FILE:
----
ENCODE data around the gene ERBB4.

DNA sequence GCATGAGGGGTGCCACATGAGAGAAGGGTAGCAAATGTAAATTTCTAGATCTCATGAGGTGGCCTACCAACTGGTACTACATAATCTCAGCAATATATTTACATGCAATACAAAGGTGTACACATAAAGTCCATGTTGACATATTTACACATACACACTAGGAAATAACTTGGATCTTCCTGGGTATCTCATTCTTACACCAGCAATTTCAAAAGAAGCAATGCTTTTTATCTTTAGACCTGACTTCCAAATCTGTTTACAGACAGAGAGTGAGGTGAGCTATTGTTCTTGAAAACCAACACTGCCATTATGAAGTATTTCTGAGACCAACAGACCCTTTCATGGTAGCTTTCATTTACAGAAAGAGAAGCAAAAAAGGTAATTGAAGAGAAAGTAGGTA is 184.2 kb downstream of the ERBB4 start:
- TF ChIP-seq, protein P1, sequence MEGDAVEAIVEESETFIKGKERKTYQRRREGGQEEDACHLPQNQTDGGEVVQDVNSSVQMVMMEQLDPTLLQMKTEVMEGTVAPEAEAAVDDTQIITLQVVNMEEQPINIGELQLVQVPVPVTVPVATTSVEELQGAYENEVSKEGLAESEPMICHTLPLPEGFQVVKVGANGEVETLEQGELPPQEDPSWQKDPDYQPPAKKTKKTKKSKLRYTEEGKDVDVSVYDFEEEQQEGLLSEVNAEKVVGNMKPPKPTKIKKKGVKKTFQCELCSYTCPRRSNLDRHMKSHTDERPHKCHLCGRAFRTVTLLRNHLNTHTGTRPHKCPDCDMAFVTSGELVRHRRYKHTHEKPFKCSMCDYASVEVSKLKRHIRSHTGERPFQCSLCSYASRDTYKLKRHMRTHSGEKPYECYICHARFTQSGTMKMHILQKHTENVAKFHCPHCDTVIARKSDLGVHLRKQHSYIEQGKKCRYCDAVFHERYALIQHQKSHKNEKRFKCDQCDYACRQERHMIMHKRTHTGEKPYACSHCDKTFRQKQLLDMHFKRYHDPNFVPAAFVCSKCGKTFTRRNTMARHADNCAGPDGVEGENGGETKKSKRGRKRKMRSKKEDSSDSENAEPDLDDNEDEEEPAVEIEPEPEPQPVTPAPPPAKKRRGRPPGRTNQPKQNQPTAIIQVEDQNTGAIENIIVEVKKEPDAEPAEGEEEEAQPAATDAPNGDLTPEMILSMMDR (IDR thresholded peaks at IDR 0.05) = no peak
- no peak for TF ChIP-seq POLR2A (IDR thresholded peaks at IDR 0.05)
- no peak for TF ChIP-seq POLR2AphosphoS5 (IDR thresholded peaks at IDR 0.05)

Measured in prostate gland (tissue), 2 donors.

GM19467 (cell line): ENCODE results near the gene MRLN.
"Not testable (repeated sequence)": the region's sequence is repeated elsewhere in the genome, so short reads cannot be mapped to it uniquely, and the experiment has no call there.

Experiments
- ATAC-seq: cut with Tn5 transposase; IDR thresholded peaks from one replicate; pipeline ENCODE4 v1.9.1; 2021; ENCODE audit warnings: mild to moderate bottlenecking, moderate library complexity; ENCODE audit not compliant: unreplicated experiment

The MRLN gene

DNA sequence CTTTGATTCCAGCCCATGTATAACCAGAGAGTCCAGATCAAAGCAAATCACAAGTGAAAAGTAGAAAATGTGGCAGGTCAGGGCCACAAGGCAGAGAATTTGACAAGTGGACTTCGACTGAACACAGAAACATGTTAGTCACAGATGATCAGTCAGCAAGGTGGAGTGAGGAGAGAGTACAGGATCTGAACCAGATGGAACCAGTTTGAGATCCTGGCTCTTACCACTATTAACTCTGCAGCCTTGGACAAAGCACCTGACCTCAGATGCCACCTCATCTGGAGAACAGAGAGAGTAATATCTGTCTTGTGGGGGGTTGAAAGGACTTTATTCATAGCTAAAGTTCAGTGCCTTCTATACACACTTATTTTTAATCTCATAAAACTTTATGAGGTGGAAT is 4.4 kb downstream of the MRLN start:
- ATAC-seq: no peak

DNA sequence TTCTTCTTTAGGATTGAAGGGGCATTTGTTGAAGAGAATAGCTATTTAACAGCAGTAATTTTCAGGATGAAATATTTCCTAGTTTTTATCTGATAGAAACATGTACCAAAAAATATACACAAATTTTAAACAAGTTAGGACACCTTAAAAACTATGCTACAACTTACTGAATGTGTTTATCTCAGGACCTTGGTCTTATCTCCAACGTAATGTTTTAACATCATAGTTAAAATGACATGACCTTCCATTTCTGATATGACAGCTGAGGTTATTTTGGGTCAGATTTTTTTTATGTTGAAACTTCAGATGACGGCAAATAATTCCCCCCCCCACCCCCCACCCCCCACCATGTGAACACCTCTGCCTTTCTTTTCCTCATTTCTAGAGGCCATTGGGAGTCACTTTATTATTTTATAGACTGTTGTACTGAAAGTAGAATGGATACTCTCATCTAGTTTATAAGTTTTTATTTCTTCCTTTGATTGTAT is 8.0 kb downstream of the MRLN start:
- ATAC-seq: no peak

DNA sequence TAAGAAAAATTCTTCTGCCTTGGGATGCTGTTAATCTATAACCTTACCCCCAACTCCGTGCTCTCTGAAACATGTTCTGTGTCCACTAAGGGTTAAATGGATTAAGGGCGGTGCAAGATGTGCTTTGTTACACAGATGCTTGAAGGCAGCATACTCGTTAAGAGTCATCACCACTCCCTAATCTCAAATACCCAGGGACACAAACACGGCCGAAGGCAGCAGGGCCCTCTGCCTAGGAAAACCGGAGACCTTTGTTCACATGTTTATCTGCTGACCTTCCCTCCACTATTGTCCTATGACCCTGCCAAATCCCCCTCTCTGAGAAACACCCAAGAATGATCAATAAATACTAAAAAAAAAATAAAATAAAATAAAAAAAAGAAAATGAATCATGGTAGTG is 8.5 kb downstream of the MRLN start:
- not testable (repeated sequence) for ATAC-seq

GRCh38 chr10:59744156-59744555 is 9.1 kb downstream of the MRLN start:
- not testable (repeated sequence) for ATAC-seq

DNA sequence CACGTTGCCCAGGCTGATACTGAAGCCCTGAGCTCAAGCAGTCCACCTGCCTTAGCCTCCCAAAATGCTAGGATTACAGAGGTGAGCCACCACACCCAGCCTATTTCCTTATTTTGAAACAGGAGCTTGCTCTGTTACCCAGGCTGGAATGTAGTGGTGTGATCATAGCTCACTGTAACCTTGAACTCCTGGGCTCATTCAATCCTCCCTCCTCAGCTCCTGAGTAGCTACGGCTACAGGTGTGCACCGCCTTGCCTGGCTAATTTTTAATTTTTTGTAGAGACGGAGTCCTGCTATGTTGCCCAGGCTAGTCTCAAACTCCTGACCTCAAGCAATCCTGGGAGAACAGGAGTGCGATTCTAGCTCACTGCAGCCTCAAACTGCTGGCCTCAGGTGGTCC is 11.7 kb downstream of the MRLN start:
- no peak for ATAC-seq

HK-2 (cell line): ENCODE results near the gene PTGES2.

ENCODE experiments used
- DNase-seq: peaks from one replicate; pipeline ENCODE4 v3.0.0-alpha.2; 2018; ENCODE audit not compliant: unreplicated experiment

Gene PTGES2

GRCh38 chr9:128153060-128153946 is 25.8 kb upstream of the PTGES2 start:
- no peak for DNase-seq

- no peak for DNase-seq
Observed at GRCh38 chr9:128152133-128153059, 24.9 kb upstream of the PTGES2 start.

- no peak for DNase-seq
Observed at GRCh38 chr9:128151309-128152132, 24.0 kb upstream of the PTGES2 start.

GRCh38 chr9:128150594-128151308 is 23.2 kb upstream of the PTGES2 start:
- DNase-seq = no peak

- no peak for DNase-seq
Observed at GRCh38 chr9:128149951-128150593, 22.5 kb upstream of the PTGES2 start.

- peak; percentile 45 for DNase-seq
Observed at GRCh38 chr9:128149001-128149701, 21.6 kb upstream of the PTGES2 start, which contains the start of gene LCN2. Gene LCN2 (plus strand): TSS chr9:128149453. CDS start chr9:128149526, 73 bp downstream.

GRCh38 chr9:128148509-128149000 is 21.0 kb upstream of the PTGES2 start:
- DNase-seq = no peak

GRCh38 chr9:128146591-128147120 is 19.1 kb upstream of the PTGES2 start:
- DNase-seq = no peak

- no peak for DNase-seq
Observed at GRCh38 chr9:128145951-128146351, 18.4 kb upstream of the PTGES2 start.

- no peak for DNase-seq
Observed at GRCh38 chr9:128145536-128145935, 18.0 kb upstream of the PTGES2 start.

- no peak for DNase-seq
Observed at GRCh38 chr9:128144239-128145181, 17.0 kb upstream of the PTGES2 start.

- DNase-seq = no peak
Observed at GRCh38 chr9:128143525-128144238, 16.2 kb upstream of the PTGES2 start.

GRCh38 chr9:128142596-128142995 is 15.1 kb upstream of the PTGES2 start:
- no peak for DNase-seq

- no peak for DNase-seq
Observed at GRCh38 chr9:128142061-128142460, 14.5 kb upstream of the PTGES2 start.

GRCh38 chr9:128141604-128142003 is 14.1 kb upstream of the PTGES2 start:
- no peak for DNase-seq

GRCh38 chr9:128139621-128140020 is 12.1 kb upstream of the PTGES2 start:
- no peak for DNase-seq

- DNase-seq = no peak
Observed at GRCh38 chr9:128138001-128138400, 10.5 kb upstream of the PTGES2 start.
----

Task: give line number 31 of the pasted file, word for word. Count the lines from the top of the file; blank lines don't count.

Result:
Observed at GRCh38 chr9:128151309-128152132, 24.0 kb upstream of the PTGES2 start.